Friday, July 18, 2014


Paul Theroux, the celebrated travel writer and author, wrote this about islands: “My love for traveling to ISLANDS amounts to a pathological condition…This craze seems reasonable to me, because islands are small self-contained worlds that can help us understand larger ones.”

I have that same fascination with islands and have been wondering if that is a universally human condition.
In my case it has definitely been stimulated by Robert Louis Stevenson’s book Treasure Island, but it predates the time of that reading. Growing up in the utmost Northern part of the Netherlands, I was frequently visiting on foot and by bike the Waddenzee, the body of water that separates the Dutch Northern coast from a series of buffer islands, protecting the coast from the fierce onslaught by the North Sea. These buffer islands, called Wadden Islands or Frisian Islands, extend across the German border. On the Dutch side of the border there are five inhabited and two uninhabited islands and all of them are wondrous worlds of tranquility, dunes, surf and mud-flats. They are sanctuaries for all kinds of seals and sea birds. One of these islands, Ameland, is situated no more than 6-7 miles off shore and can (for aficionado of mud-flats) be reached, on low tide, by foot. Islands like these are a boy’s dream of unexplored shores and inland mysteries. Beach combing in these places is fun and full of surprises.

Islands that can be reached by a bridge or a causeway don’t have the same intrigue that attracts me to islands that can only be reached by boat or by plane and small islands are much more appealing than large islands. There is something to finding the high spot of an island, a hill, a dune or a light tower, from where you can see the whole expanse of the island.

Islands attract tourism. In our own backyard we see that in the popularity of the Lake Erie islands with boaters and weekend revelers. Top global tourist attractions include the Caribbean Islands, the Seychelles, the Maldives, Hawaii, Tahiti and the Greek Isles. Not to forget about the isle of Manhattan.

Islands, because of their isolation, have the capacity to develop their unique biosphere. This is why Darwin went all the way to the Galapagos Islands to find confirmation of his theories about evolution. It is no coincidence that the first thing I did upon my retirement was flying to New Zealand to get the island experience there. The country is far removed from other land masses and has numerous species of plant and animal life that are unique to New Zealand. There is something to Island countries, because they are so naturally contained and you can see the whole contour of them by following the coastline. No doubt this makes New Zealand, Ireland and the Hawaiian Island such popular travel destinations.

On our Atlantic coast, we have jewels of island getaways like Isle au Haut, ME; Nantucket, MA; Assateague Island, MD; Tangier Island, VA; Bald Head Island, NC; Daufuskie Island, SC; and Cumberland Island, GA. I am particularly fond of Daufuskie Island, SC where we have spent numerous family vacations in splendid isolation from the hustle and bustle of the daily working life. While living in the Tampa Bay area of Florida, we enjoyed weekend time on Anna Maria Island, Caladesi Island and Honeymoon Island.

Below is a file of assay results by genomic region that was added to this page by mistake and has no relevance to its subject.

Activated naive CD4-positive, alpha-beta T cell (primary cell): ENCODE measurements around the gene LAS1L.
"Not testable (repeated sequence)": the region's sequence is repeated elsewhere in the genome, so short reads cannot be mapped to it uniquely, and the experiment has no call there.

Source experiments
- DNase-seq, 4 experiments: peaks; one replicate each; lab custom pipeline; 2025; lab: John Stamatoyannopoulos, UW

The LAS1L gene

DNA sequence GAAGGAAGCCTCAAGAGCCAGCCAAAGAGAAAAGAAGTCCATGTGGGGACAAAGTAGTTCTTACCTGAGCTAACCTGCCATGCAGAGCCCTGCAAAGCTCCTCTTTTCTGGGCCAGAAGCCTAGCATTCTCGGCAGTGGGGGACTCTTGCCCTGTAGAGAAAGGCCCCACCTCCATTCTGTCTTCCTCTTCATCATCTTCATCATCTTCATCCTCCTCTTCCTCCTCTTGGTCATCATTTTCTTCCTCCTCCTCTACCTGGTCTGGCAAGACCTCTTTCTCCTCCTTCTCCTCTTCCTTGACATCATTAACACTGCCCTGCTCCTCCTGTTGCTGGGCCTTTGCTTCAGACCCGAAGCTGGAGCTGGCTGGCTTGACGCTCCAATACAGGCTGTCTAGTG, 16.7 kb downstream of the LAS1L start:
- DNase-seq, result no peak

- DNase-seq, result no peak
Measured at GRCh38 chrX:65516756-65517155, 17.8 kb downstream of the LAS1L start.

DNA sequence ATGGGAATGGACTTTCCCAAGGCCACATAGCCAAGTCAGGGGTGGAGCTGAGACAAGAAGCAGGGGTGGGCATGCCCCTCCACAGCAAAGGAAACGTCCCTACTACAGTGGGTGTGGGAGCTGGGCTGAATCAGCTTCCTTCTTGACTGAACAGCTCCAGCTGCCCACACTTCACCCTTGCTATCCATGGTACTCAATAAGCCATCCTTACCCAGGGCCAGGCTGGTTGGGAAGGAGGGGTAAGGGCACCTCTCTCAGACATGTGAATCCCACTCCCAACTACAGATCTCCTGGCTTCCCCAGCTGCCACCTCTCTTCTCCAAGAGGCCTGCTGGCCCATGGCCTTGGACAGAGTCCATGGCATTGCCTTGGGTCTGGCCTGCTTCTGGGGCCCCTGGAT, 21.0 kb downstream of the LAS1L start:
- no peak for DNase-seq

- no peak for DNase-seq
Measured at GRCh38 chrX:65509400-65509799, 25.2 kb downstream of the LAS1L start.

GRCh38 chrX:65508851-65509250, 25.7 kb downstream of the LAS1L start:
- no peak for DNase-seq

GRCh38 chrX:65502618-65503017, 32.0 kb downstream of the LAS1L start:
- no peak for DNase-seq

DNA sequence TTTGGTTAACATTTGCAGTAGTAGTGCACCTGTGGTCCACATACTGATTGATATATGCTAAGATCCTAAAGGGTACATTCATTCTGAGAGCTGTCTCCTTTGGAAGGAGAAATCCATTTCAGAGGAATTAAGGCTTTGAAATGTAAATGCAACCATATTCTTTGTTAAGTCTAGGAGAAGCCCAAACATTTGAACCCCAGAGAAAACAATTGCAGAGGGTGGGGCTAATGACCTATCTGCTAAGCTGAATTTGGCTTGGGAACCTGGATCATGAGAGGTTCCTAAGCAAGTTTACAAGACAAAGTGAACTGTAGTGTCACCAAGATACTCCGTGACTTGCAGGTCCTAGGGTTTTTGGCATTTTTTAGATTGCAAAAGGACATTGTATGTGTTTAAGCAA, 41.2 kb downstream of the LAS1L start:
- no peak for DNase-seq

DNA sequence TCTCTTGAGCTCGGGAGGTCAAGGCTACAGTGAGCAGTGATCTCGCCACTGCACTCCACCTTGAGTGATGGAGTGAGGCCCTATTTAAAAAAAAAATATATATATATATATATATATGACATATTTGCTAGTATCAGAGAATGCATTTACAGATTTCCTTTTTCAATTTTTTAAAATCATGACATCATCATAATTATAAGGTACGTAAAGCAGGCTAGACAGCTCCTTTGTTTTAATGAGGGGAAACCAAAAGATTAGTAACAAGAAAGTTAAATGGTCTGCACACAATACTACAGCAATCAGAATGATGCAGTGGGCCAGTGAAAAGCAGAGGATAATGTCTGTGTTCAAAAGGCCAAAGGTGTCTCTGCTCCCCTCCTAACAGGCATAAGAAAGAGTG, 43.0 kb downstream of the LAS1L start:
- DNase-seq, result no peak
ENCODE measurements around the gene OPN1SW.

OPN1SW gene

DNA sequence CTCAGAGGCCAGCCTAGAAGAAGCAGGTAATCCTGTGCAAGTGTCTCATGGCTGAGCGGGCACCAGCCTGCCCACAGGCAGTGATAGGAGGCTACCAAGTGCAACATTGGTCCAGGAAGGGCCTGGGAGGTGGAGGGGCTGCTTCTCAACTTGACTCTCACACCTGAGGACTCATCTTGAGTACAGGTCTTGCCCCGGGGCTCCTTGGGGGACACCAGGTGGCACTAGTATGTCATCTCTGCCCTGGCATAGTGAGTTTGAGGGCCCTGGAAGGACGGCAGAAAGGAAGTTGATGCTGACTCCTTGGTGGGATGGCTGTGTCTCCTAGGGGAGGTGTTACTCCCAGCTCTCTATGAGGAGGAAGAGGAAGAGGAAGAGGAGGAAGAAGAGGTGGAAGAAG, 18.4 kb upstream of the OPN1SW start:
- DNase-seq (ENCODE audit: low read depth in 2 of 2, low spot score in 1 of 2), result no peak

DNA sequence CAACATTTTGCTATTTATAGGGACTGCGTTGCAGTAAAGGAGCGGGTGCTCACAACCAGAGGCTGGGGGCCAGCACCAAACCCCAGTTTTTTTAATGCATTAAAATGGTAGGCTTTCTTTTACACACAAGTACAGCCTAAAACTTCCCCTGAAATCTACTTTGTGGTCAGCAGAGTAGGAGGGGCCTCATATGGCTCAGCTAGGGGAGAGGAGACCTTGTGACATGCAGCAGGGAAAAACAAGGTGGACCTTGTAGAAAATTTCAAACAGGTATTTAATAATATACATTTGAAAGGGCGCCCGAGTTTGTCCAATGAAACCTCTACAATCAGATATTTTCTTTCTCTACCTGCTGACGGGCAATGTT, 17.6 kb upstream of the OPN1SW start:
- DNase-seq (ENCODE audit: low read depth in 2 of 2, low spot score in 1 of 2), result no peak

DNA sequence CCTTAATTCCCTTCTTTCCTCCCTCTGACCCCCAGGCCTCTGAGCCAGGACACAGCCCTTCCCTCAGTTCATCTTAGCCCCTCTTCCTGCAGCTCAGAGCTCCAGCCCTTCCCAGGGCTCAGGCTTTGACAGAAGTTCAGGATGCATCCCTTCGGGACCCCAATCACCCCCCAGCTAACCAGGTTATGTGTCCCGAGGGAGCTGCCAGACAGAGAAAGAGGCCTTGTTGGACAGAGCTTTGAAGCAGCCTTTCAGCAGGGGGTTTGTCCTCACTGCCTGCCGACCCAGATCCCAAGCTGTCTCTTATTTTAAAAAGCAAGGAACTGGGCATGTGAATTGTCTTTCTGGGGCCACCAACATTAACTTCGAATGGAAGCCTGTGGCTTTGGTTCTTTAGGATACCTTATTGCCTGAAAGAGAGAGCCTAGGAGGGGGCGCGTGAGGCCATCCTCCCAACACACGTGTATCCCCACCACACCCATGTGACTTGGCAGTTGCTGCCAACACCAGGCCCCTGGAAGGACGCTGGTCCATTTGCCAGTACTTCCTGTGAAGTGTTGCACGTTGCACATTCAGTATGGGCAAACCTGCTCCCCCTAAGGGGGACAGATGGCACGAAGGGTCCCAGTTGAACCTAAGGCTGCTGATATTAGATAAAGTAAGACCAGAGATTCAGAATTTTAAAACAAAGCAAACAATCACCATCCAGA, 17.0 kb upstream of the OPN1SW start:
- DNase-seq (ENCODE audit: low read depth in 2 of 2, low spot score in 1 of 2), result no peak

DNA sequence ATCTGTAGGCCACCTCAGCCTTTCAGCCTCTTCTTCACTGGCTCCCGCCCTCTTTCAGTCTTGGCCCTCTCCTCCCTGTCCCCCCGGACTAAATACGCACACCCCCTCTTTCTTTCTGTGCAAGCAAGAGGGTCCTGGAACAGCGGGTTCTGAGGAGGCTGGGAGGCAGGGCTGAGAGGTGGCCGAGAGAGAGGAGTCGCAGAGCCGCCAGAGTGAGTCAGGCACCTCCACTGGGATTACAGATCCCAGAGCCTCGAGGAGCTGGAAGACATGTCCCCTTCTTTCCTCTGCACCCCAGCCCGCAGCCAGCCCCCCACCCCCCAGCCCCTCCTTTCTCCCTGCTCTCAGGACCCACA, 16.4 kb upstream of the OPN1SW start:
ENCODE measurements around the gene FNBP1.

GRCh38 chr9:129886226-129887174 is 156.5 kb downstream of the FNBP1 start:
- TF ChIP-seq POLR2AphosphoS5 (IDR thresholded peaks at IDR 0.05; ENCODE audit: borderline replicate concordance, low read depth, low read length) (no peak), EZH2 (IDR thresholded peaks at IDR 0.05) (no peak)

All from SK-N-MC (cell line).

There is something special about being on an island as opposed to being on the main land. It creates the feeling of “being away from it all”. It is like arriving on foreign shores even if the destination is safely state side. It has the connotation of adventure like in Gulliver’s Island or in Robinson Crusoe’s Island of Despair.

Thank God for islands. I wish I had spent more time in my life exploring more islands. The more remote the better. I don’t know how many I will still get too. But I can dream of the Aleutians, the Shetland Islands, the Faroe Islands, the Hebrides, the Svalbard Archipelago, Nova Zembla or the uninhabited parts of Iceland and Greenland. I’m never more at peace than when I’m in my own insular paradise, surrounded by nature, where I can oversee my world. I agree with Paul Theroux that to understand the world at large you may have to start looking at the small self-contained world of an island.

Wednesday, July 9, 2014


I am an occasional viewer of the CBS reality show “Undercover Boss”, because I like the concept of the owner of a business genuinely interested in verifying if, in the trenches, his/her vision for the business lives, if the culture he/she wants to espouse pervades the organization and if the employees are all engaged in fulfilling the mission of the enterprise.

CBS has not made me a fan of this series, for several reasons. First, I do not think that you can honestly and successfully do this investigative work with the cameras on the scene. In real life, there are no professional cameras and camera-men around to record what’s going on. Or, if there are, a completely different and interfering element comes into play. Second, I believe that singling out a few employees, addressing their issues and concerns and then lavishly throwing money at their hardships, in public and with the cameras rolling, is the wrong way of dealing with the findings of the investigation. It is unfair to the many others in the company who did not get singled out for the cameras and are likely dealing with similar hardships and unfulfilled ambitions.

But the concept is laudable. If you have a vision for your business, that is, if you can visualize and articulate where you want to go with your business and what you would like to achieve with it, you want to have metrics established that tell you if your operations are on track, on target to get you to your desired state, your destination. Your employees, their performance, their attitude and behavior should provide you with some of these metrics, but to your face and in your presence will they tell you like it is, or simply play lip-service to what they think you want to hear?

If you are an owner of a business that has a vision for its future, you want to be building and maintaining a purpose driven organization of people who chase a dream, all aligned behind a clearly articulated mission, who are competent and accountable for their function within the business and are thriving in the corporate culture established for the business by its owner. Following in the footsteps of Aileron (, I call a company that meets all of these criteria, a professionally managed business.